During Sheila Williamson’s tenure as executive director, from 1979 to 1993, the Foundation codified its mission, expanded its reach, and embraced its role as a community leader.
Perhaps most importantly, the Community Foundation went from an idea to a reality, and one that was actively working to improve the community.
“While I created a direction for the foundation, Sheila took that and framed it into a lot of substance and structure,” says Robert Corman, who went on to serve on the board for eight years. “This was one of my very early experiences in creating an organization, but it wasn’t hard to let it go because there was such a trusting relationship with Sheila, and I knew she would do great things.”
In the first two and a half years of its operation, the Foundation distributed approximately $37,000 in grants to local organizations such as the apprenticeship program at St. John the Divine in Newark, the Wallace Memorial Fund which supported the United Way of Essex & West Hudson and the YM/YWCA of Newark & Vicinity, the New Jersey Conference on Philanthropy, and the Home Equity Conversion Project, which studied the feasibility of home equity conversion as a means of supplementing elderly homeowners’ income.
Donor advised funds – through which an individual, family, or business can make a contribution, receive an immediate tax deduction, and make grant decisions at their own pace and with the support of CFNJ staff – became a popular offering for New Jerseyans, with many signing up as fundholders.
One of the key milestones, however, was the decision to change the name of the foundation. According to the June 1983 Annual Report:
“…it soon became apparent to our Board of Trustees that the needs of Essex were not dissimilar to the needs of other counties and towns in New Jersey. The Trustees also realized that many donors have concerns beyond a narrow geographic area and that many New Jersey problems (such as toxic waste and acid rain) cut across boundary lines. The Board thus saw that New Jersey has need [for] a pool of philanthropic dollars which can address problems at the very local level, at the county and regional level and at the statewide level. In recognition of this fact the name and scope of the foundation was changed in March 1983 to Community Foundation of New Jersey (CFNJ).”
The re-named foundation not only had a fresh outlook and burgeoning statewide reach, but also had discovered additional revenue streams.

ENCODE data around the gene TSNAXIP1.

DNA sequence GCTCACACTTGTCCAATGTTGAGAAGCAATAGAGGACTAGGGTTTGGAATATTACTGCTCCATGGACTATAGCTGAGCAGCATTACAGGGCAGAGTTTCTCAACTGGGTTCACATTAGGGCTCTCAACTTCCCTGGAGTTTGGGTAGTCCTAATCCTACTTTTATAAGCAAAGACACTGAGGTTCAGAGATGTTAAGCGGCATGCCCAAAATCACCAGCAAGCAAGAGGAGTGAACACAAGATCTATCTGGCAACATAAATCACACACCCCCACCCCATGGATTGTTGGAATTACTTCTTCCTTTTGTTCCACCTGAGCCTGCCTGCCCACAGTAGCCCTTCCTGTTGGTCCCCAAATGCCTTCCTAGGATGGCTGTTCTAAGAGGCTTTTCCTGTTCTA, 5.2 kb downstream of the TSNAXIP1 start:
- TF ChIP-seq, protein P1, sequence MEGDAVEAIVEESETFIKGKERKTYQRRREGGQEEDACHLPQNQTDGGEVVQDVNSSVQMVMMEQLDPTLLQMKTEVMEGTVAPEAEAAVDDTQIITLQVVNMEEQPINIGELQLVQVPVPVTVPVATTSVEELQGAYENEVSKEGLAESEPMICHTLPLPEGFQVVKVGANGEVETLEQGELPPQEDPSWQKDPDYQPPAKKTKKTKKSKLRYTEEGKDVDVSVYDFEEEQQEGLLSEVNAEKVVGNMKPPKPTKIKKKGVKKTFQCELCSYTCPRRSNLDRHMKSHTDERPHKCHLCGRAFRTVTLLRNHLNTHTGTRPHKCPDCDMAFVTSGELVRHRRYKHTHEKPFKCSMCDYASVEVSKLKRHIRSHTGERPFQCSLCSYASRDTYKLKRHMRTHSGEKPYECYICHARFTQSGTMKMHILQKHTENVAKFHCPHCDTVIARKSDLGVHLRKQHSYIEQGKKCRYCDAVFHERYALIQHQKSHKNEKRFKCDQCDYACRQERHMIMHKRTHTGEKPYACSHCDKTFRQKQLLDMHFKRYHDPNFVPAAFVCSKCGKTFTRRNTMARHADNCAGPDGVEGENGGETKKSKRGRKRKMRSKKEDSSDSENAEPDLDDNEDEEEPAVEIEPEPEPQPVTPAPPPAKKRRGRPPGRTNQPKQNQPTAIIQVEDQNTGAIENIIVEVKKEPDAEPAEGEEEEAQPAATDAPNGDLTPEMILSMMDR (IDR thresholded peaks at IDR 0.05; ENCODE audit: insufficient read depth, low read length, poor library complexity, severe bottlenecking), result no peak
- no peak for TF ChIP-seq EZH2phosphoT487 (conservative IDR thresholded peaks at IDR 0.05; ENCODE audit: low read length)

“Opening the foundation to the whole state really started to bring in the funds,” said Bob O’Brien. “All of a sudden the assets of the foundation really started to grow, because a lot of people had other interests in mind than just those in Newark or Essex County, and they addressed them by opening donor advised funds and making other contributions.”
Remembering Sheila Williamson
Sheila Williamson served as CFNJ’s Executive Director from 1979 to 1993. In that role, she touched countless lives – from the inner-city children she helped to become leaders to the successful CEOs she transformed into committed philanthropists.
“When we first interviewed her, Sheila blew us all away…[Later,] she picked up the reigns and did a magnificent job of organizing.” – Bob O’Brien
“It wasn’t hard to let [CFNJ] go because there was such a trusting relationship with Sheila… We were very close friends; she and her husband Jim watched my children grow up.” – Robert Corman
“Sheila was the heart and soul of the organization when I was there. She was someone who was tireless and enormously committed, and the organization is better because of her efforts.” – Governor Christine Todd Whitman
“Shelia Williamson’s efforts were essential in the early progress of the Community Foundation of New Jersey. Shelia’s warm personality, her intelligence and broad knowledge of New Jersey created friends and opportunities for the Foundation from Day One. She was one of those rare people everyone liked and respected.” – Governor Tom Kean
“She was very committed to helping the underdogs. She felt strongly that people should be helped, and she had a natural ability to work with the people who needed the donations, and also the people who would give them.” – Christina W. Donnelly, Sheila’s daughter